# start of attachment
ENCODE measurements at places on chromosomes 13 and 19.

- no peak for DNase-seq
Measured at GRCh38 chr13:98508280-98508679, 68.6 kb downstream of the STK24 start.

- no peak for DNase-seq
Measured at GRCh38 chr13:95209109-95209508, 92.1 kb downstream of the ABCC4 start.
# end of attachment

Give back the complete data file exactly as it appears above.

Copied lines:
ENCODE measurements at places on chromosomes 13 and 19.

- no peak for DNase-seq
Measured at GRCh38 chr13:98508280-98508679, 68.6 kb downstream of the STK24 start.

- no peak for DNase-seq
Measured at GRCh38 chr13:95209109-95209508, 92.1 kb downstream of the ABCC4 start.